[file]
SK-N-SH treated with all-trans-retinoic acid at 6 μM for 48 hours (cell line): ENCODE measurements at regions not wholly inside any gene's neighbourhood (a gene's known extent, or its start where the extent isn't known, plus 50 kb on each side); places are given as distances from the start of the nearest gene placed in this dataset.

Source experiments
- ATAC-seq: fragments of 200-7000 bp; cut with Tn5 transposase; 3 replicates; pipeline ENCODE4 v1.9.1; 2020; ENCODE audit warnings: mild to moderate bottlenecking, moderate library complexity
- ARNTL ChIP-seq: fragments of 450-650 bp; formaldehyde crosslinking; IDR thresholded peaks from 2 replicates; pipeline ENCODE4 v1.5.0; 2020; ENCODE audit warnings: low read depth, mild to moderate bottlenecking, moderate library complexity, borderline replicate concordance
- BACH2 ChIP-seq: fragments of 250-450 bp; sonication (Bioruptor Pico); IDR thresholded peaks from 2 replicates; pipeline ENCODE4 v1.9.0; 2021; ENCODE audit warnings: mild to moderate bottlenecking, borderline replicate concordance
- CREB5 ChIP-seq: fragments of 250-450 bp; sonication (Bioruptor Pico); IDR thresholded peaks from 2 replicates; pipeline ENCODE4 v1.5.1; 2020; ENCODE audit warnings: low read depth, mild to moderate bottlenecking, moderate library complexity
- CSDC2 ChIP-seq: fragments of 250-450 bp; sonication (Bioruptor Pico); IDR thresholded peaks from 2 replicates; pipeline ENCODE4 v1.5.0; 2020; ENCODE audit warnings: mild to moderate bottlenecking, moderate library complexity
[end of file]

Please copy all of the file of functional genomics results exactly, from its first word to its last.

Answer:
SK-N-SH treated with all-trans-retinoic acid at 6 μM for 48 hours (cell line): ENCODE measurements at regions not wholly inside any gene's neighbourhood (a gene's known extent, or its start where the extent isn't known, plus 50 kb on each side); places are given as distances from the start of the nearest gene placed in this dataset.

Source experiments
- ATAC-seq: fragments of 200-7000 bp; cut with Tn5 transposase; 3 replicates; pipeline ENCODE4 v1.9.1; 2020; ENCODE audit warnings: mild to moderate bottlenecking, moderate library complexity
- ARNTL ChIP-seq: fragments of 450-650 bp; formaldehyde crosslinking; IDR thresholded peaks from 2 replicates; pipeline ENCODE4 v1.5.0; 2020; ENCODE audit warnings: low read depth, mild to moderate bottlenecking, moderate library complexity, borderline replicate concordance
- BACH2 ChIP-seq: fragments of 250-450 bp; sonication (Bioruptor Pico); IDR thresholded peaks from 2 replicates; pipeline ENCODE4 v1.9.0; 2021; ENCODE audit warnings: mild to moderate bottlenecking, borderline replicate concordance
- CREB5 ChIP-seq: fragments of 250-450 bp; sonication (Bioruptor Pico); IDR thresholded peaks from 2 replicates; pipeline ENCODE4 v1.5.1; 2020; ENCODE audit warnings: low read depth, mild to moderate bottlenecking, moderate library complexity
- CSDC2 ChIP-seq: fragments of 250-450 bp; sonication (Bioruptor Pico); IDR thresholded peaks from 2 replicates; pipeline ENCODE4 v1.5.0; 2020; ENCODE audit warnings: mild to moderate bottlenecking, moderate library complexity